A basic income would vary with age, but with no other conditions. Everyone of the same age would receive the same basic income, whatever their gender, employment status, family structure, contribution to society, housing costs, or anything else.
Basic income can be implemented nationally, regionally or locally. An unconditional income that is sufficient to meet a person’s basic needs (at or above the poverty line) is sometimes called a full basic income while if it is less than that amount, it is sometimes called partial.
A welfare system with some characteristics similar to those of a basic income is a negative income tax in which the government stipend is gradually reduced with higher labour income. Some welfare systems are sometimes regarded as steps on the way to a basic income, but because they have conditionalities attached they are not basic incomes.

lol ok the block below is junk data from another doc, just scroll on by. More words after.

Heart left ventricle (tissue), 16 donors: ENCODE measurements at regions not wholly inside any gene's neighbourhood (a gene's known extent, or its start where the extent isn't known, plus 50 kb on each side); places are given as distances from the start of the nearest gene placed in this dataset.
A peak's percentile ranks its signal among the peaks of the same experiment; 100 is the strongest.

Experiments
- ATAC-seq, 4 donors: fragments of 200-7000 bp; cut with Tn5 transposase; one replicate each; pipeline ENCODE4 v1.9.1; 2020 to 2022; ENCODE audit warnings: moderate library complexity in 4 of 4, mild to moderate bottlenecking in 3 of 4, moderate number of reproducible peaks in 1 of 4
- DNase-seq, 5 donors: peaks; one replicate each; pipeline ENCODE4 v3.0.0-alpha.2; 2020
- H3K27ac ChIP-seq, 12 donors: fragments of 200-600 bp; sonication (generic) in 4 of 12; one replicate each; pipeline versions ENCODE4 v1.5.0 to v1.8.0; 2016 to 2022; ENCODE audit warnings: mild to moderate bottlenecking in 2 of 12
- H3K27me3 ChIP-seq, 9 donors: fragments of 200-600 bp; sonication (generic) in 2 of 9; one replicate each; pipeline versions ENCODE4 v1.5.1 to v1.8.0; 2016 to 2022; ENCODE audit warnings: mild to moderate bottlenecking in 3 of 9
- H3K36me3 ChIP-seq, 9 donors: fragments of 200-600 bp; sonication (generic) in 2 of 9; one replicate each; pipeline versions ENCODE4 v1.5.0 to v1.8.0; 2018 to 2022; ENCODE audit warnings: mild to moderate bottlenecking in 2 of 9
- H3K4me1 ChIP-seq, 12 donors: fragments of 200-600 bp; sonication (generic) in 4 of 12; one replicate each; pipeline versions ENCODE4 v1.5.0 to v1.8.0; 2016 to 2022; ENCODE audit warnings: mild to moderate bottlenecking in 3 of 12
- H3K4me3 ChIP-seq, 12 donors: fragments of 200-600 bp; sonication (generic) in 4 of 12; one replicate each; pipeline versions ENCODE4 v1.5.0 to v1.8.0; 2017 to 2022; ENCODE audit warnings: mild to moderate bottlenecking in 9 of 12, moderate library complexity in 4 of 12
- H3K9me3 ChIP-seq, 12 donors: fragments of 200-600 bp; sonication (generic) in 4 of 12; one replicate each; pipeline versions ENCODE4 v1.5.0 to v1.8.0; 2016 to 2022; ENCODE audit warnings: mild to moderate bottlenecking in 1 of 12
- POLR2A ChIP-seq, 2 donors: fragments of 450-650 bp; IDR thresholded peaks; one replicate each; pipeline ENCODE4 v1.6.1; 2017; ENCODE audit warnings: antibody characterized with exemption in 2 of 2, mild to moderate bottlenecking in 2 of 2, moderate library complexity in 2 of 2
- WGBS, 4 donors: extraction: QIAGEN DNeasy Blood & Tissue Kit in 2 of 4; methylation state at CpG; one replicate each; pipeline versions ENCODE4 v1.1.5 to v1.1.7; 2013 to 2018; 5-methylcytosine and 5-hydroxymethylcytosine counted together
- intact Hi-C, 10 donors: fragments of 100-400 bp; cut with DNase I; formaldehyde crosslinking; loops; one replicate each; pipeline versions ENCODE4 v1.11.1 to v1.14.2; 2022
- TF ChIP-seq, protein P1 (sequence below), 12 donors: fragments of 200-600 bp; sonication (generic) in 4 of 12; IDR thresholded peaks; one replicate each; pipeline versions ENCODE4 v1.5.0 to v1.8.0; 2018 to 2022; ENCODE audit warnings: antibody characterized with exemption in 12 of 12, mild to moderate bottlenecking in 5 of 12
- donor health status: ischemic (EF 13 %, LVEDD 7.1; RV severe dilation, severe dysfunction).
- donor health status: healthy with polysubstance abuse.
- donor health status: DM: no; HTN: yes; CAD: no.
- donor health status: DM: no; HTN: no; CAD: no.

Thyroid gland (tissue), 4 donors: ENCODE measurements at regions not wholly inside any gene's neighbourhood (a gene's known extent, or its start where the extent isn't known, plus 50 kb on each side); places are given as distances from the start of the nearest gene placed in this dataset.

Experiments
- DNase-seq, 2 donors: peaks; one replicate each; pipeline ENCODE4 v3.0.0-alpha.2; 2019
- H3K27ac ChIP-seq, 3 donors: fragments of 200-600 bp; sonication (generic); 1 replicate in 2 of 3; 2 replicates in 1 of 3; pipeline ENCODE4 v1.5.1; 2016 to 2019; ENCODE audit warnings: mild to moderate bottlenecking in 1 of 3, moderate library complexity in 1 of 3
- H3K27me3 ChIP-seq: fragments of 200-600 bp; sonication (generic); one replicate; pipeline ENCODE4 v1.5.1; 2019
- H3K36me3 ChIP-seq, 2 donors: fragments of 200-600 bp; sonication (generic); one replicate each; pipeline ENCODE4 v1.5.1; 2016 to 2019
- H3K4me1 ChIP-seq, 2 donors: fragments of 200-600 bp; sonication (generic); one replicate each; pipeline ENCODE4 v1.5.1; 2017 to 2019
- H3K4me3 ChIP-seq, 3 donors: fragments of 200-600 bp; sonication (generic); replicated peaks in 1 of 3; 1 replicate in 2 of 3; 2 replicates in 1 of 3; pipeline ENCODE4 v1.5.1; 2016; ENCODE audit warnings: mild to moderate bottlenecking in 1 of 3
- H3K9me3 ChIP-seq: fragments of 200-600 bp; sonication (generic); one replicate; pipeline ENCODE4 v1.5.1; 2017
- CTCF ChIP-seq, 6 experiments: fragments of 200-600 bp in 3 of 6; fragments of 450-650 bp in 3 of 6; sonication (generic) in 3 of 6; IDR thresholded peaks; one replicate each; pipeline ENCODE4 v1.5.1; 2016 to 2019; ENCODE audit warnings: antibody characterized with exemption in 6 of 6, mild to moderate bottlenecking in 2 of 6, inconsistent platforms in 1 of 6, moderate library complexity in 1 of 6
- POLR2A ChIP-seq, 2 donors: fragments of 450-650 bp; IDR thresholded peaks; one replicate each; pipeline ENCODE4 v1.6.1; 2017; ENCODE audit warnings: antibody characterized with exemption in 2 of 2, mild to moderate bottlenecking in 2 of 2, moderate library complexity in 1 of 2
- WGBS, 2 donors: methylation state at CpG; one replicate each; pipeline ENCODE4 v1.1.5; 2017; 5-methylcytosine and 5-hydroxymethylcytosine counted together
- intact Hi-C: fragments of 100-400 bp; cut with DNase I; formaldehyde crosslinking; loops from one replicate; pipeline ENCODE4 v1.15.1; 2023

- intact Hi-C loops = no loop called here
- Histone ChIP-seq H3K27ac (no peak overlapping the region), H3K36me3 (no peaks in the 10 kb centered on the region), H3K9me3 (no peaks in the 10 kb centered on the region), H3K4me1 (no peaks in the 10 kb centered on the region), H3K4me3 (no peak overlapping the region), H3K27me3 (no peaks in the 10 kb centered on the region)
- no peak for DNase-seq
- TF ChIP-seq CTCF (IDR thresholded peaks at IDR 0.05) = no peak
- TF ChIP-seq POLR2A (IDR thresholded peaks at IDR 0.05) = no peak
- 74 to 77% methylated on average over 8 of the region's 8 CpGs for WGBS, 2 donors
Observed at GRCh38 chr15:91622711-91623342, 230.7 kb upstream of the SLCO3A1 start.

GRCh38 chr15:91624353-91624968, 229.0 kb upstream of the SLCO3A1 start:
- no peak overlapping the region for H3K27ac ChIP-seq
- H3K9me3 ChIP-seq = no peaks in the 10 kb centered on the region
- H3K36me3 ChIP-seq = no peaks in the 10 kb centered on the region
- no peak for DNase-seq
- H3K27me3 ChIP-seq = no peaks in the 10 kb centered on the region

If they raise household incomes to specified minima they are called guaranteed minimum income systems. For example, Bolsa Família in Brazil is restricted to poor families and the children are obligated to attend school.
Several political discussions are related to the basic income debate. Examples include the debates regarding robotization, artificial intelligence (AI), and the future of work. A key issue in these debates is whether robotization and AI will significantly reduce the number of available jobs, additionally, whether a basic income would be sufficient enough to eliminate such problems.